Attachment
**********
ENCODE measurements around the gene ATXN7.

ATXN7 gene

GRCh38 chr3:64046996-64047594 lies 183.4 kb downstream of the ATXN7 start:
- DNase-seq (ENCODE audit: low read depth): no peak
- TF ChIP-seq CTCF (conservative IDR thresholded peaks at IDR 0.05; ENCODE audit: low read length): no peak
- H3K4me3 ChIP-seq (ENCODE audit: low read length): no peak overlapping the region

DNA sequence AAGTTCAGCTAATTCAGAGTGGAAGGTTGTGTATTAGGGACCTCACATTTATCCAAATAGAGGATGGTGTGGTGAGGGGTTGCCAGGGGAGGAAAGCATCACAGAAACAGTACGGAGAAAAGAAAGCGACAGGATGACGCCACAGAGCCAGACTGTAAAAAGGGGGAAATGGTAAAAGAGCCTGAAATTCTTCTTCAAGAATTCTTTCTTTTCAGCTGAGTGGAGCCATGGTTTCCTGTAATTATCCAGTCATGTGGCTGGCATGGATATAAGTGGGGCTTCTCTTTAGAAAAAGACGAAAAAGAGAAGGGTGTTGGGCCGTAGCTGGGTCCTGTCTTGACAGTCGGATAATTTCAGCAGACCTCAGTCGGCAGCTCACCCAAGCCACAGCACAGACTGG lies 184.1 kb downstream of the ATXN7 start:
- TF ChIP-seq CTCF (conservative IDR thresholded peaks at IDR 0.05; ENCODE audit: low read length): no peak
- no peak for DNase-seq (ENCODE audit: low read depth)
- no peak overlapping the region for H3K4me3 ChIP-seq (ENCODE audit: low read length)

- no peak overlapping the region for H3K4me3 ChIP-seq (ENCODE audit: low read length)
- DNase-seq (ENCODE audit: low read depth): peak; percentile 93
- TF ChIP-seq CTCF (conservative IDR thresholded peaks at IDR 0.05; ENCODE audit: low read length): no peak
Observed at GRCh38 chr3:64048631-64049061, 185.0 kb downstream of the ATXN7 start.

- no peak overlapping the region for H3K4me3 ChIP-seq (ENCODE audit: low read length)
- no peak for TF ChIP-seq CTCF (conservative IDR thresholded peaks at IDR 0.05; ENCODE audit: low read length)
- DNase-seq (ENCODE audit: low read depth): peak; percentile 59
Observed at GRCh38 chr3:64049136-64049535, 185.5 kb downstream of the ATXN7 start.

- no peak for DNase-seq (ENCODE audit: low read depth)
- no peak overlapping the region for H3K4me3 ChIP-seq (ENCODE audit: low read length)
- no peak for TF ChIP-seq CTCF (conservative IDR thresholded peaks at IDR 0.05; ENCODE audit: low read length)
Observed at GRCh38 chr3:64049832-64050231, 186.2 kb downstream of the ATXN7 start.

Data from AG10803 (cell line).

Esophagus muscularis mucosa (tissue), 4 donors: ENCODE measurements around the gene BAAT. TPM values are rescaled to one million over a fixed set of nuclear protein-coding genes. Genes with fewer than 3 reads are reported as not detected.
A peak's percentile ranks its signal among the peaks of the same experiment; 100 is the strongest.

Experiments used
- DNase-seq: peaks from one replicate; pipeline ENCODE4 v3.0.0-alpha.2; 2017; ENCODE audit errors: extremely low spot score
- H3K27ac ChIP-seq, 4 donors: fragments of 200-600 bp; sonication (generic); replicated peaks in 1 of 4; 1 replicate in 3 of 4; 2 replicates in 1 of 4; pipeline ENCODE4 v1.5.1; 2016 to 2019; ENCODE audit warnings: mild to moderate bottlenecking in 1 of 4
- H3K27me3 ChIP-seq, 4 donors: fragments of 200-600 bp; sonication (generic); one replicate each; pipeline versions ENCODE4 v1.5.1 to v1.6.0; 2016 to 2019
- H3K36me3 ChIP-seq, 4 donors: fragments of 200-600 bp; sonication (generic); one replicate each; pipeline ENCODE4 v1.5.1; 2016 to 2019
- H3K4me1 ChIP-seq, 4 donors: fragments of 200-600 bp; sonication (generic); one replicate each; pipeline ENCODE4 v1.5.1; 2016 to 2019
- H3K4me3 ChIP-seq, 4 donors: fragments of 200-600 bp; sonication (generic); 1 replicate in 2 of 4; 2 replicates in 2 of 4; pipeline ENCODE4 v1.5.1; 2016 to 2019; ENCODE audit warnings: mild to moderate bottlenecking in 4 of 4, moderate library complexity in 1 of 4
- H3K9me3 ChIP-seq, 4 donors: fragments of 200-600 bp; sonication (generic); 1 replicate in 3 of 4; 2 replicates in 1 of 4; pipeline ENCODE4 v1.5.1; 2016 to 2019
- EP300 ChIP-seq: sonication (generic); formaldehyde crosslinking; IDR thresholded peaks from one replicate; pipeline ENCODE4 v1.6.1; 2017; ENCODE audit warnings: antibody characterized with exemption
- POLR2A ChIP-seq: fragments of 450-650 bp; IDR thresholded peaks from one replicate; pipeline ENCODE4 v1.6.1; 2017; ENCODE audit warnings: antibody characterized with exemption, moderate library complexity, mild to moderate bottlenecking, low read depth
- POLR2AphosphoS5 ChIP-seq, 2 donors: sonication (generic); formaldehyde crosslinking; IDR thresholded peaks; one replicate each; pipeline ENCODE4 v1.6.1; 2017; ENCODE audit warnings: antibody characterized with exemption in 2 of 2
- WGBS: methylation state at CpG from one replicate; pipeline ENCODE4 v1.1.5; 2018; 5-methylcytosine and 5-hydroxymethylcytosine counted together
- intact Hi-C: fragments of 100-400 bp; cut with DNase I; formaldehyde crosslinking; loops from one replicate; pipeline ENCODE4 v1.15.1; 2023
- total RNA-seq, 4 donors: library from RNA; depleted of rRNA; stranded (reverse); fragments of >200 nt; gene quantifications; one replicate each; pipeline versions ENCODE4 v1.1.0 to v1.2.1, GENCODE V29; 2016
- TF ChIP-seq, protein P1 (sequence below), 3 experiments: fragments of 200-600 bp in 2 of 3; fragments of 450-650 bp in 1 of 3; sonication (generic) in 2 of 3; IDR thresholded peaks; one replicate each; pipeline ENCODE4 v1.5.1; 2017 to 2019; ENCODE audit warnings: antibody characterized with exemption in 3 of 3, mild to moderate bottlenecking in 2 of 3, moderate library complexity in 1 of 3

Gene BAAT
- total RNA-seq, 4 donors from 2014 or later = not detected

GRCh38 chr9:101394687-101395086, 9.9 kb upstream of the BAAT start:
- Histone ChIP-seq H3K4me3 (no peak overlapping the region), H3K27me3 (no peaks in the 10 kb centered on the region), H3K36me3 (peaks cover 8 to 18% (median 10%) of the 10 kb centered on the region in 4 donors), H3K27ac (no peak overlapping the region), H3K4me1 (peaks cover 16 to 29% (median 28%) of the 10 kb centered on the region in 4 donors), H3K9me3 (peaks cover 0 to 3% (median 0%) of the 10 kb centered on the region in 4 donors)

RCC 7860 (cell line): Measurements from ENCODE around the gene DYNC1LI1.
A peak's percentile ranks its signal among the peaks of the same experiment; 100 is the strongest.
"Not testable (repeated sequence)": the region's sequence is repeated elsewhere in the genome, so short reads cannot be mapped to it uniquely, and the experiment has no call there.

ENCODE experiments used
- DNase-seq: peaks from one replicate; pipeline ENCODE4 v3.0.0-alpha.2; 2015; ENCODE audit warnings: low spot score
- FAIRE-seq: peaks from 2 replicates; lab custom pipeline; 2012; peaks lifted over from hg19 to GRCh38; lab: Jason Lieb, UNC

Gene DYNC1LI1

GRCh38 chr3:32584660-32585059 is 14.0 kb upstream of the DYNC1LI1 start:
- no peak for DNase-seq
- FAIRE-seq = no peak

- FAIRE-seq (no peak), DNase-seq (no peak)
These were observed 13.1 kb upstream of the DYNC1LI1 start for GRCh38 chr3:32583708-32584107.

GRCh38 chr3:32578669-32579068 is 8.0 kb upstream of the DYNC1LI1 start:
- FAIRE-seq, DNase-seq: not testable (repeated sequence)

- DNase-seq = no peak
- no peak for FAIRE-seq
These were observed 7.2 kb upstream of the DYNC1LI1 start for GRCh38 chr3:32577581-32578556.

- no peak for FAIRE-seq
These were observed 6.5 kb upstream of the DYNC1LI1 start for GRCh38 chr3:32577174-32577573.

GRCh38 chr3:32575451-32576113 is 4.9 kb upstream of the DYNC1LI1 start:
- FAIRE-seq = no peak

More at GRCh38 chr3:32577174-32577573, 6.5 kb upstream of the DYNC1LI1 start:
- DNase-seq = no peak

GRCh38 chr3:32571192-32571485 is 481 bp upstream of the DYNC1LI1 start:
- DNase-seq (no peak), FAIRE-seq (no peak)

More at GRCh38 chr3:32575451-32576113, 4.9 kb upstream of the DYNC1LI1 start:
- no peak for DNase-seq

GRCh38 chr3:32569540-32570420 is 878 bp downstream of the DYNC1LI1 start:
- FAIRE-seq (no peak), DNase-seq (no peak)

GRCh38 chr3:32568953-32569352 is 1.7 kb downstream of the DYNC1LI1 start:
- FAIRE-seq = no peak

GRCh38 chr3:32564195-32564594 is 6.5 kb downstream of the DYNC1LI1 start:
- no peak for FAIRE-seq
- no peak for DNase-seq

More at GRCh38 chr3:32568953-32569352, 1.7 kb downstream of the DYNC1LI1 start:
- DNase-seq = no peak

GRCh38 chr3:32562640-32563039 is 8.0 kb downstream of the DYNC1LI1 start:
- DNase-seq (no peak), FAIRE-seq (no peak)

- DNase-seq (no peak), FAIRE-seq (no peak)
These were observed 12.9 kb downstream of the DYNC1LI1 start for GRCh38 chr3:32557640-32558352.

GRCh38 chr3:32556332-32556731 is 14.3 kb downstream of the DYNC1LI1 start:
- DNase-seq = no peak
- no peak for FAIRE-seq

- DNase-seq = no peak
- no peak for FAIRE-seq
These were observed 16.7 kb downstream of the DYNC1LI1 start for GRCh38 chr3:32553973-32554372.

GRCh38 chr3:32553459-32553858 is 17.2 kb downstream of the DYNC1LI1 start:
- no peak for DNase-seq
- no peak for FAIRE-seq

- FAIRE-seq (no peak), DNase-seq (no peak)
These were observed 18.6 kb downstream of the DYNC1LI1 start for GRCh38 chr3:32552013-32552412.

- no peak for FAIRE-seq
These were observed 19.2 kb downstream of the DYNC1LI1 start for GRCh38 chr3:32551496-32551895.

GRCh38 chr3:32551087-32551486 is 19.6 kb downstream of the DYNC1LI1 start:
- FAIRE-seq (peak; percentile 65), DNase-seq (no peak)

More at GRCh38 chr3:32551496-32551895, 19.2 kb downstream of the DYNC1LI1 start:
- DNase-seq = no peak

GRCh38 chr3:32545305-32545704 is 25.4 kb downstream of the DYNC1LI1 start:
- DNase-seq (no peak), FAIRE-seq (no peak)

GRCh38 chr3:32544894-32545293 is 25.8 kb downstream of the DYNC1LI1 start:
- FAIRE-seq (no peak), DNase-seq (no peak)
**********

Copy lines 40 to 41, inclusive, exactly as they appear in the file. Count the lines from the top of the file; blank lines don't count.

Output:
- TF ChIP-seq, protein P1 (sequence below), 3 experiments: fragments of 200-600 bp in 2 of 3; fragments of 450-650 bp in 1 of 3; sonication (generic) in 2 of 3; IDR thresholded peaks; one replicate each; pipeline ENCODE4 v1.5.1; 2017 to 2019; ENCODE audit warnings: antibody characterized with exemption in 3 of 3, mild to moderate bottlenecking in 2 of 3, moderate library complexity in 1 of 3

Gene BAAT